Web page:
Everything that is made by human hands had a finite lifespan. The deep-cycle marine battery is by no means exceptional. Indeed, after some time, these marine batteries will get so depleted that no further recharge may restore them to their proper working condition with power. If and when this happens, you inevitably have to alter the battery altogether. You definitely have to know how best to go about the issue. This is our goal in the proceeding conversations on how to replace a marine deep cycle battery. Stick with us.
Tools Required for Change of Marine Battery
- Wire brush
- Torque wrench
- Clean cloth
Reference Read : Deep Cycle Marine Battery Definition
Process: How To Replace A Marine Deep Cycle Battery
Open the Battery Compartment
First of all, Start off by opening the battery compartment. Thereafter, check the conditions of both terminals for any lead acid leaks. In case any leaks exist, clean them appropriately. Use a wire brush to gently and carefully get rid of any other dirt that may exist on the terminal. Be advised to use only anti-corrosion grease on your cable terminals.
Disengage the Negative Cable Terminal
Now go ahead to disengage the negative (black) terminal first and foremost. You will have to make use of the socket wrench or a set of pliers to do the job. This is especially true for those stubborn wingnuts. Take great care that you strip not the nut in case it happens to be over-tightened.
Disengage the Positive Terminal
After this, go ahead to disengage the positive or red cable terminal from the power starting battery. Please ensure that the positive and the negative cable terminals do not get in contact with one another.
Do not even attempt to touch those terminals with your bare hands if you do happen to have a metal or screwdriver in between them. You do not want to sustain an electric shock, do you?
Recommended Article: Best Carb Cleaner
Remove the Old Battery and Place it aside
Remove the existing AGM battery and place it aside slowly and carefully. Take into consideration the stability of the boat to avoid the possibility of the boat capsizing or tripping off.
After you are through with this, clean the terminals as there is no better time to do this. Yet again, use a wire brush to remove any oxidation or corrosion gently. Apply the protective and the conductive grease to do the job as well.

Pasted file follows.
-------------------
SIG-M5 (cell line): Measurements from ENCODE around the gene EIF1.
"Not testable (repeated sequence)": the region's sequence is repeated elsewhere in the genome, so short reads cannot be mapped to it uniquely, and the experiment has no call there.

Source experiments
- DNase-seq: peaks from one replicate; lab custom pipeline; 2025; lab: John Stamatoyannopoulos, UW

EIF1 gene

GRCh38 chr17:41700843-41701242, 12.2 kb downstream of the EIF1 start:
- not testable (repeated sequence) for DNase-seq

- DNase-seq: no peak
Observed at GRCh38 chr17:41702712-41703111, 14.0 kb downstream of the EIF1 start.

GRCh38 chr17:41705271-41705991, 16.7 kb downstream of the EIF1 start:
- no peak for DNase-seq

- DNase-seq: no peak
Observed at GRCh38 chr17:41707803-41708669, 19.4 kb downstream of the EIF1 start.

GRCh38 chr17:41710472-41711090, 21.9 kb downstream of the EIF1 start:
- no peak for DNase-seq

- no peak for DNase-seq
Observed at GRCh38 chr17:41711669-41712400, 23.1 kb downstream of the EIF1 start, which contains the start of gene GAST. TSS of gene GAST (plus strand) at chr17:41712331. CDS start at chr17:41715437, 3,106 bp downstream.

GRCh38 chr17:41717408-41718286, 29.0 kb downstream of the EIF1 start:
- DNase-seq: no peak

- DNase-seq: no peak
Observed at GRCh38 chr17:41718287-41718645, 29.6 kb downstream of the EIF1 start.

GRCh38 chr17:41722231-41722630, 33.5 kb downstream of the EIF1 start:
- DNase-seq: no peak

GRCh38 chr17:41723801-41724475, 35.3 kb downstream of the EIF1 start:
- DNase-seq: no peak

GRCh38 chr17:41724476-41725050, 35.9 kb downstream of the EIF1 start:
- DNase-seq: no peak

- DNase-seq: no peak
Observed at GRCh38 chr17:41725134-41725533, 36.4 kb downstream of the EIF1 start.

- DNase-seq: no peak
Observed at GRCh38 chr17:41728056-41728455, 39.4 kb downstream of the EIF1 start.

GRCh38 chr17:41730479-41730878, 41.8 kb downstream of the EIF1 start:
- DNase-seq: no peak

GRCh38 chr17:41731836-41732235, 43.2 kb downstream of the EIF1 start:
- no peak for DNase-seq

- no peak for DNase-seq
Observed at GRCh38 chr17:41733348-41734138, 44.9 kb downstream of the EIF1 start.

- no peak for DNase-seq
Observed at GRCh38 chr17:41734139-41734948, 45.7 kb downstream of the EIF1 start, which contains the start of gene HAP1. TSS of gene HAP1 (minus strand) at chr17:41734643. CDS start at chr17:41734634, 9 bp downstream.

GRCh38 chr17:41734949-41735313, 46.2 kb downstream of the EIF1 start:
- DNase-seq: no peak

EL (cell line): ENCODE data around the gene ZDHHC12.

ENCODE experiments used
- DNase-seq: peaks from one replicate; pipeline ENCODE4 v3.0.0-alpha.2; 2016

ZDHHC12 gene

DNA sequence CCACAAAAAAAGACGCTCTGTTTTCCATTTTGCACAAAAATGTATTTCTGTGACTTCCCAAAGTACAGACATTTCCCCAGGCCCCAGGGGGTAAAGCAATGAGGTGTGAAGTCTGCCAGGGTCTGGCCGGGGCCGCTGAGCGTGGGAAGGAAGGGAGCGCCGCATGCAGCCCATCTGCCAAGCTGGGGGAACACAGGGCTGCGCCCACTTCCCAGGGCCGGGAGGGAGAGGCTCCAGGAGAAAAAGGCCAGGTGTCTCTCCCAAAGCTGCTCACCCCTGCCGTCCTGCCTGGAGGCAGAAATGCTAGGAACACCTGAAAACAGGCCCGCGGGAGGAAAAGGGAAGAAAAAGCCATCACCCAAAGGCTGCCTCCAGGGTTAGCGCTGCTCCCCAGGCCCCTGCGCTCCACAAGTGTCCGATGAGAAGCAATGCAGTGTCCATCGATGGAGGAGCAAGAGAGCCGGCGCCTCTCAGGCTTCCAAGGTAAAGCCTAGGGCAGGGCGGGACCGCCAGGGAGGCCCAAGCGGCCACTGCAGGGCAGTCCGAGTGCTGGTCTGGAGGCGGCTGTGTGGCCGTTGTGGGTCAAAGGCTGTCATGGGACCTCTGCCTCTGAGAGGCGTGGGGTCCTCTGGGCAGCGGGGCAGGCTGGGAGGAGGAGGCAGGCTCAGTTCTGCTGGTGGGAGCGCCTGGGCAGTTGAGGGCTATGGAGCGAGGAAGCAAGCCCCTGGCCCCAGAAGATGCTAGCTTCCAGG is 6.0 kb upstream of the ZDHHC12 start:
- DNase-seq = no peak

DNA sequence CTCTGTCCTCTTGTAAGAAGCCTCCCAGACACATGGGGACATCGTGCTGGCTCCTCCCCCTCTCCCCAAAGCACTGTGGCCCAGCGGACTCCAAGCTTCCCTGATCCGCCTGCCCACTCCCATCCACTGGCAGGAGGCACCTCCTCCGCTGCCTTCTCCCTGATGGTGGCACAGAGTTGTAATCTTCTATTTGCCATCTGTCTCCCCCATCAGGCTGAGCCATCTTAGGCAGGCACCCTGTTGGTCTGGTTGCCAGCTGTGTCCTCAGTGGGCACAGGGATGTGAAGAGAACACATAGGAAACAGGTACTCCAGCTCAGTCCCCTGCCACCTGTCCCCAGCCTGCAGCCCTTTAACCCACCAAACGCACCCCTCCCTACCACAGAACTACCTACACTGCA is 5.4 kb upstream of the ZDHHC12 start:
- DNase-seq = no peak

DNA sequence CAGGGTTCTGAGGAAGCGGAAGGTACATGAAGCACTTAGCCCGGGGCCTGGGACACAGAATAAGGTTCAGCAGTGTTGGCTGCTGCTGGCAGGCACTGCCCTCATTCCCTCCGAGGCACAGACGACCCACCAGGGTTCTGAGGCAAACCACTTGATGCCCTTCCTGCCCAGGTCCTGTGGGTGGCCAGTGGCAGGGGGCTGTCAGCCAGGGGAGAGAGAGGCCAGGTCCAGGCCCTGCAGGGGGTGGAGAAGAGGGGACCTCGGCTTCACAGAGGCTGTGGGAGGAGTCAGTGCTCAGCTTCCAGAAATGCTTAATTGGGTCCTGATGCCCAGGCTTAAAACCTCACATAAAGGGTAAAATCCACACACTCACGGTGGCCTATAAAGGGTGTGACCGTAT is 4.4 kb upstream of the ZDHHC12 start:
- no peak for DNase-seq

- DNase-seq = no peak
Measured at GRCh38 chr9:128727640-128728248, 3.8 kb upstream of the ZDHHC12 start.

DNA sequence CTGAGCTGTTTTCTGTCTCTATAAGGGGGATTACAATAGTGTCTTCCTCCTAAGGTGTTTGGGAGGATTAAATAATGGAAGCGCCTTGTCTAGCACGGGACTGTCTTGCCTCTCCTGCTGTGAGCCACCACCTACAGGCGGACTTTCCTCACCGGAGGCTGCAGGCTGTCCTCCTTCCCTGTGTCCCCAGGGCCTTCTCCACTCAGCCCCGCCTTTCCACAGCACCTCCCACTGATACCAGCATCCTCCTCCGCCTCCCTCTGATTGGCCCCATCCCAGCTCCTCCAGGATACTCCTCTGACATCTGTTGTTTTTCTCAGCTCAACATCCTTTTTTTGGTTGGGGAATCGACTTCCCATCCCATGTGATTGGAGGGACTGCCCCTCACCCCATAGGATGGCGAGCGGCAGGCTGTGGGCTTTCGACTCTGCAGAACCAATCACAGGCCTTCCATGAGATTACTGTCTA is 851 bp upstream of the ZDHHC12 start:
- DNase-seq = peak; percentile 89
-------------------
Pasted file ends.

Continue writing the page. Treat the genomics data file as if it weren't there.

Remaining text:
Place the new battery in the battery compartment
Then leave the compartment intact for some time to allow for it to dry. After it is thoroughly dry, go ahead and place the new battery in the said compartment. Ensure that it is properly seated and appropriately fixed in place. Any loose connections might normally endanger your life and that of the boat in times of use.
Attach the Positive Cable Terminal
Going Forward, attach the positive or red cable terminal to the top positive terminal post of the battery. Go ahead to re-thread the nut making sure that you do not over-tighten or strip those threads. Take great care not to touch the terminal with your bare hands as this might predispose you to the risk of electrical shock.
Replace the Negative Cable Terminal
After this, proceed to alter the negative or black cable terminal to the negative terminal post of your battery. Take great caution as you do this as well.
You yet again want to be certain not to put yourself in danger of electric shocks. Finish off this step by re-threading the nut, just as you did in the case of the positive terminal.
Replace the cover and straps
Lastly, replace the cover and the straps. After this, secure the battery and the compartment in such a way as to make it seaworthy. This is because boats generally tend to move in jerky motions as they go about the water.
Clean up the compartment, turn the key, and then take the boat for a test run. You are now good to go! Read the maintenance manual, and power charging instructions, find charge & discharge level thresholds, and voltage output & conduct periodical maintenance for the long life of starting batteries.
# Can you recharge a dead marine battery?
-No, it could be dangerous & explode the battery charger may also burn.
# Can you use a deep cycle type battery for starting a boat?
-Yes, but there are other types of systems available selectively to use for this purpose.
# How do you change a marine battery?
-Follow this article from beginning.
# How long should a marine battery last?
-It depends on the frequency of use & maintenance. Typically it may last 2-5 years, some manufacturers also provide lifetime warranty & free exchange.
# When should I change my marine battery?
-You need to check whether the output voltage is ok or not. if the charge burns out very quickly, you need to diagnose & replace it.
Never dispose of batteries in the trash. Instead, take your used batteries to the nearest service station for disposal. These batteries are potentially harmful. The last you may want is a situation in which the lives of those you cherish are endangered or cut short considerably.
End of the discussion, hope has no confusion left on How To Replace A Marine Deep Cycle Battery. If you like our article, don’t forget to share it with your friends.